The alternative to sitting in the ER for hours is doing a bunch of interventions in the ER that imrove the patient and they can be downgraded from ICU to tele. That's going on too.
The last couple of days, there have been no med/surg or tele beds either. So everybody be sittin' in ER. Of course there are no additional staff in the ER to care for all these sittin' patients. The doors are still open and people keep coming. It is so bad that we have been going on divert for four hours (the mas) to ambulances, going off for four hours, going back on.
It has got to the point where there isn't even a code bed in the hospital and the ER IS the code bed. We have had a patient who coded on tele come to the ER because there are no ICU beds.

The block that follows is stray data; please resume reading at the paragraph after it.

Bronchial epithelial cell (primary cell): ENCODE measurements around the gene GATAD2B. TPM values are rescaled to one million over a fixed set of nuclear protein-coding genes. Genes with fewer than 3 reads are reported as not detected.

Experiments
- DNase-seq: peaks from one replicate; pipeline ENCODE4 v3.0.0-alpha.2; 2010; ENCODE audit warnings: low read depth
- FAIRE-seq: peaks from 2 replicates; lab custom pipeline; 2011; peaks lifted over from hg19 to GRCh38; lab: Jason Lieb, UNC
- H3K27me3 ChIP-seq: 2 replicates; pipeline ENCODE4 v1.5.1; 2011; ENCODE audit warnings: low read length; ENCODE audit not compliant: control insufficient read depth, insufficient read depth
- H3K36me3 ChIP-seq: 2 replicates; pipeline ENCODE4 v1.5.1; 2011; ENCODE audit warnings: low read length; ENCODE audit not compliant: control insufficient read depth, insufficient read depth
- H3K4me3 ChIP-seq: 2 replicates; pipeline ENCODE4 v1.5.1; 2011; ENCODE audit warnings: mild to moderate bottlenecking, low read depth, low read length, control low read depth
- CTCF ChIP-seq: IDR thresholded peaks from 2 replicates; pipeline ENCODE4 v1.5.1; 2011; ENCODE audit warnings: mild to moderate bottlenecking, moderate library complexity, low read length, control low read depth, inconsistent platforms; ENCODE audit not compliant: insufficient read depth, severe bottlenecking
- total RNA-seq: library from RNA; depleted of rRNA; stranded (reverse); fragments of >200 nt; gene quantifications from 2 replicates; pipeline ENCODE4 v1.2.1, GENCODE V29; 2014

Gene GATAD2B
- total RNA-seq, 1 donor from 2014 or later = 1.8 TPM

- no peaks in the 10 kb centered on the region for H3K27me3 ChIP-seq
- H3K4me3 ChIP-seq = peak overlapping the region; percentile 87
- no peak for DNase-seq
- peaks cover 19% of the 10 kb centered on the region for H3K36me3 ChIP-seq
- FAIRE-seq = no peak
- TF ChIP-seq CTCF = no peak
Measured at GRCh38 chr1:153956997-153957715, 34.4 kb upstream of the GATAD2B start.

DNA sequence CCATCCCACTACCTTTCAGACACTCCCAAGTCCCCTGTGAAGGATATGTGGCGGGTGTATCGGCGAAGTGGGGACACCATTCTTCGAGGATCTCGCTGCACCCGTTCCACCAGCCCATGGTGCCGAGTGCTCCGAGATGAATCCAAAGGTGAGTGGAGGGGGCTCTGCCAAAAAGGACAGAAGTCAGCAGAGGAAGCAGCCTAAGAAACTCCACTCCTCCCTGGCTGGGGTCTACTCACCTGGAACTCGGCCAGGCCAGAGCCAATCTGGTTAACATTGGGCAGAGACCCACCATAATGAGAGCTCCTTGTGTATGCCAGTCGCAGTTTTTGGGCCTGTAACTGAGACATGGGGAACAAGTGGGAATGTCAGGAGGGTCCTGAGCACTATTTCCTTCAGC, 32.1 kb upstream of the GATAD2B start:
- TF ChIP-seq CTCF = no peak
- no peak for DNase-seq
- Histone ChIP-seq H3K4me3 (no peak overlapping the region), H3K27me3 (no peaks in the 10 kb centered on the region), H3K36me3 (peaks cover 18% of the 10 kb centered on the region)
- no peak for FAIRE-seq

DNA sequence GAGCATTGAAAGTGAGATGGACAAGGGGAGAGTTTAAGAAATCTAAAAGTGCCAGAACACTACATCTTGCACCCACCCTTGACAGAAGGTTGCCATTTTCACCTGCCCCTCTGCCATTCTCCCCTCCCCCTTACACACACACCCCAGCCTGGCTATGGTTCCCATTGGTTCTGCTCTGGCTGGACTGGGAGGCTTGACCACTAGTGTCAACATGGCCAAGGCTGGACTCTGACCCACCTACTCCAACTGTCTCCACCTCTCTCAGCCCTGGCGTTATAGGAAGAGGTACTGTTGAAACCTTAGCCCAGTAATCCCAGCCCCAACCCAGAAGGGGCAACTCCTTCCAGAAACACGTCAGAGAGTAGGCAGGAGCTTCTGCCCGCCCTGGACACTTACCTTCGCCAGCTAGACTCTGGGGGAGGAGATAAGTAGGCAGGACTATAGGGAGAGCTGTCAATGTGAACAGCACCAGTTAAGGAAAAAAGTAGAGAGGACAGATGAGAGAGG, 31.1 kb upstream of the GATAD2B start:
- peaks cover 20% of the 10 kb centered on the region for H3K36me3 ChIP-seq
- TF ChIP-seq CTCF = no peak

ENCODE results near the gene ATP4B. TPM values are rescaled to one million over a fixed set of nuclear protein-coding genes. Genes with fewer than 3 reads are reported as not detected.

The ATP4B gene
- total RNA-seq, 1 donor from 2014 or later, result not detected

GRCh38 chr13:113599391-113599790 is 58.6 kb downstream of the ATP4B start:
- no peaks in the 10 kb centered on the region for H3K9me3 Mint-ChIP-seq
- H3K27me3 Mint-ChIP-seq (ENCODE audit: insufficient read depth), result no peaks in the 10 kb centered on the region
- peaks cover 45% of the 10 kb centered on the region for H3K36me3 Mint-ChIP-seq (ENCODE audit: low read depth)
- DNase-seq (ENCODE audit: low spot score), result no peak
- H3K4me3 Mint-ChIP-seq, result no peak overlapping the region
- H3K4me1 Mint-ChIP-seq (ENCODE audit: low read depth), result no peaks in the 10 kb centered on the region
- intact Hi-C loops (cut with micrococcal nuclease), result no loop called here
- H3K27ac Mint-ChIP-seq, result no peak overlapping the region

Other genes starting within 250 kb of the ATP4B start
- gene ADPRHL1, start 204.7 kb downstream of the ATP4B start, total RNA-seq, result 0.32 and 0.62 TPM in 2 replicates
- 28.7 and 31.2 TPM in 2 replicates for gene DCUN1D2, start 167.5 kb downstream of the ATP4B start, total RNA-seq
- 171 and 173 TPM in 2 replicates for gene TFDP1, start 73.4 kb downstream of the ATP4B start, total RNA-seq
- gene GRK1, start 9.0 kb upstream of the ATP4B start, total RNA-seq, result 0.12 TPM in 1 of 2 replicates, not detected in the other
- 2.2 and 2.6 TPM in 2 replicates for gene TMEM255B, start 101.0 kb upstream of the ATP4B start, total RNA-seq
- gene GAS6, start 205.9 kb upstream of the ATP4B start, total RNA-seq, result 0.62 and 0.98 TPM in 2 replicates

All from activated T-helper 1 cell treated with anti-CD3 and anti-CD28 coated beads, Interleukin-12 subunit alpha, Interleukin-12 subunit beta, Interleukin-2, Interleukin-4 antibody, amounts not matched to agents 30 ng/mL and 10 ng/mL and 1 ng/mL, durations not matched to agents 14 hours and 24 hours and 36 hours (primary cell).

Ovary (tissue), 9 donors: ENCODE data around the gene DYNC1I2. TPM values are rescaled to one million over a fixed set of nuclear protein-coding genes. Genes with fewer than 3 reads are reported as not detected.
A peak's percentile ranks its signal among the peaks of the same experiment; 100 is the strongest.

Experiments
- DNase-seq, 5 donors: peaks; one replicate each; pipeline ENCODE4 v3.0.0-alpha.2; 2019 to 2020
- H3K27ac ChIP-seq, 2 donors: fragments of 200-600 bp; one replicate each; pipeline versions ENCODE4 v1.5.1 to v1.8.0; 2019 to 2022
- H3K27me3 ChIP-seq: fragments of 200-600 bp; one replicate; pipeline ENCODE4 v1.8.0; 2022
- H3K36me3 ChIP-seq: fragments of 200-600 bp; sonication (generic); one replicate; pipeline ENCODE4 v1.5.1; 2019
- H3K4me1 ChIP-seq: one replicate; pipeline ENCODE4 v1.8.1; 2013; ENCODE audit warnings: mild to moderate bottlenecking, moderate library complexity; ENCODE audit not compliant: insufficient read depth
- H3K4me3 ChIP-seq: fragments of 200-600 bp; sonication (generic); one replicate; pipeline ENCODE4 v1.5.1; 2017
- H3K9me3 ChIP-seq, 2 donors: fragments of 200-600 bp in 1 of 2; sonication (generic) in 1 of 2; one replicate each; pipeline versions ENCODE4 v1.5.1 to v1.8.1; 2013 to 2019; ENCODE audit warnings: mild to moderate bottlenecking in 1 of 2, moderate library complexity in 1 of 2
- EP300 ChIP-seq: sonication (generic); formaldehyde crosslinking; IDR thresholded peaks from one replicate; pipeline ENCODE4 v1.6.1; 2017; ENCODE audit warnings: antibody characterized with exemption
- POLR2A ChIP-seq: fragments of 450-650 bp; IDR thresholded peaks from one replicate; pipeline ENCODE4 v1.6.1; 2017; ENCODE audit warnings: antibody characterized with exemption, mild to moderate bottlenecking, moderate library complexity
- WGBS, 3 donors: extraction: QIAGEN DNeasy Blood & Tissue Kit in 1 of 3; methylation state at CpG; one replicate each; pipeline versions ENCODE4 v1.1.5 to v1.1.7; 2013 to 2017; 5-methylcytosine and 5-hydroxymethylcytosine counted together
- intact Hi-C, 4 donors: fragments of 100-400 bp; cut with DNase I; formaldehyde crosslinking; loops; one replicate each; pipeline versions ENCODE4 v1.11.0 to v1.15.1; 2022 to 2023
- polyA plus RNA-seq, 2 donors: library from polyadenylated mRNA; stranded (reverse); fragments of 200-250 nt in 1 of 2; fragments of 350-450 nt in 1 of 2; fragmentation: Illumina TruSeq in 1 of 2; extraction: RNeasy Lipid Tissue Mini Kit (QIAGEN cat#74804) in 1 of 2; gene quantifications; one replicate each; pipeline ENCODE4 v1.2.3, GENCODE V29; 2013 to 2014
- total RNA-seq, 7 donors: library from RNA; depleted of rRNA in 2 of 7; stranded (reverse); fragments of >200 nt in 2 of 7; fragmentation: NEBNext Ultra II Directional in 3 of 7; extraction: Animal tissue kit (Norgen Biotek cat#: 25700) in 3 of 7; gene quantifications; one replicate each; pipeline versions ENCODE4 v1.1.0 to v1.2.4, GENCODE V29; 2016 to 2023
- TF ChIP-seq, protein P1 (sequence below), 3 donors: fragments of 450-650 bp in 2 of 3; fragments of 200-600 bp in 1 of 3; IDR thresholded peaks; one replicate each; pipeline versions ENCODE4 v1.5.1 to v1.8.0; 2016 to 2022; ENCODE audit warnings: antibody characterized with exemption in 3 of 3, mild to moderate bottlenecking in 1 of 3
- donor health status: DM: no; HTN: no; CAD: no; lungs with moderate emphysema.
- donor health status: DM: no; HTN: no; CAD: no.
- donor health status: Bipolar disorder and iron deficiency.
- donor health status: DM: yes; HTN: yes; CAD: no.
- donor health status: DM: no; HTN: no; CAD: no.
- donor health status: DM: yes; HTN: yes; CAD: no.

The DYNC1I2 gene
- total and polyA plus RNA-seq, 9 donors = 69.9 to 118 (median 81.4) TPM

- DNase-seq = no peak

Here is my thought:
1) With the nursing negotiations last year and the bad economy, the hospital has not, until recently, hired nurses. The hospital is short staffed.
2) The hospital wants to try and manage with less nurses and so when there is a upswing in census e
3) The hospital are always reactive to this kind of stuff. Rather than having a sort of "crisis team" that meets in situations like this, thinks ahead about dealing with it, it waits til its a crisis point and then panics and does stuff. Seems like it wouldn't be that hard to have a plan in place.
Because hospitals are competitive with each other, there is no cooperation about managing these surges in patients and perhaps distributing them among hospitals, etc. Oh no, can't do that. This kind of thing really is a disaster type situation. When you have critical unstable patients sitting in ER for hours, making the ER staff short, that is a disaster. Perhaps we should start declaring an internal disaster to deal with it. Are you seeing a surge in patients lately?